Also, your temperature is a bit low. Do you have an adjustable heater? If so, I would slowly turn the knob up a degree every few hours until it reaches 80 degrees. If you have a non-adjustable heater pad or pre-set heater, you should consider returning it and replacing it with a 25 watt heater with an adjustable temperature dial such as this one: http://www.fosterandsmithaquatics.co...8&pcatid=11368 Pre-sets and other non-adjustable heaters don't work on a reliable thermostat and can underheat or overheat the water based on the ambient temperature of the room. These heaters are low quality, and they're not a good long term heating solution.

I really think your fish will perk up if you change the water more often and get the temperature up into a more comfortable range. There's a lot of misleading information out there about how to care for these guys and it can get really frustrating--a bit more research on your part about their needs and about what products are best will save you a lot of time and stress in the future. Methylene blue can help fish with ammonia poisoning, and if you feel he is particularly weak it might be a good idea to add some in order to prevent secondary infections.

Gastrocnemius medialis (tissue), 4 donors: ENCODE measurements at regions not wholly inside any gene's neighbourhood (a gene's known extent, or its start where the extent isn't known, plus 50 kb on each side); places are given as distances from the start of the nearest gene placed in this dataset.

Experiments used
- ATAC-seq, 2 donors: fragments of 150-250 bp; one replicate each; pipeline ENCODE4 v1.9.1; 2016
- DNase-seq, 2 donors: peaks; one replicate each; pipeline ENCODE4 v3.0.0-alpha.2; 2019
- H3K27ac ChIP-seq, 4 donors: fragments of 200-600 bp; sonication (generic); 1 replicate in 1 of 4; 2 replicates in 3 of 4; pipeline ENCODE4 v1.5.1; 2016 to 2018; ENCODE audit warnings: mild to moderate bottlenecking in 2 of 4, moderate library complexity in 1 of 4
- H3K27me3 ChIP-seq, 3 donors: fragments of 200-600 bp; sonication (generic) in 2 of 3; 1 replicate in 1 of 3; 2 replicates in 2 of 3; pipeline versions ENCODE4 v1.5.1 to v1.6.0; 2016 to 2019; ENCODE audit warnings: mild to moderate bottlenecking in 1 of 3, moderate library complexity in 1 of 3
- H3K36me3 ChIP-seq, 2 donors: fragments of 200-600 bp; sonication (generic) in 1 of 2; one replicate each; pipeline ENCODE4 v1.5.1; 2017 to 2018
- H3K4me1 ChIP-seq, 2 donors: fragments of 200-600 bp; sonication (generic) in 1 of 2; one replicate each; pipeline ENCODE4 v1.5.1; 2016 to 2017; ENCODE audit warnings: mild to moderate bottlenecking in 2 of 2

Last edited by Adastra; 10-01-2010 at 07:14 PM.
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Old 10-01-2010, 07:41 PM   #4 
KandiiPanda
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Alright, thank you guys for all the advice
Like I said, its a new tank so I haven't even though about water changes yet XD But I guess I'll start tomorrow, and I was planning on doing 100% ones but I heard they were stressful on the betta, so I'm kinda nervous about doing that when he's already stressed.
My heater is 25 watts and it is adjustable; agian, I kept it so low after reading horror stories about them going above their programmed range and cooking your fish =c I will try gradually adjusting it though

As for the cycling--before I started setting up the new tank, I read up on cycling and there seemed to be three common methods: using food, using a raw shrimp, and another one I forgot (adding pure chemicals maybe?) Anyways, I had to settle for the food since I didn't have any shrimp (I guess I could've waited but not having a car or anything, I'd be waiting a longg time and wanted to switch tanks over before the colder weather).

But yeah, I agree on the last part about there being a LOT of misleading information. Cycling is probably what confused me the most, because it seems for every positive way of doing something, there's stories of it going badly as well. But thank-you guys for your help; like I said, I'll do complete water changes more often and raise the temperature c=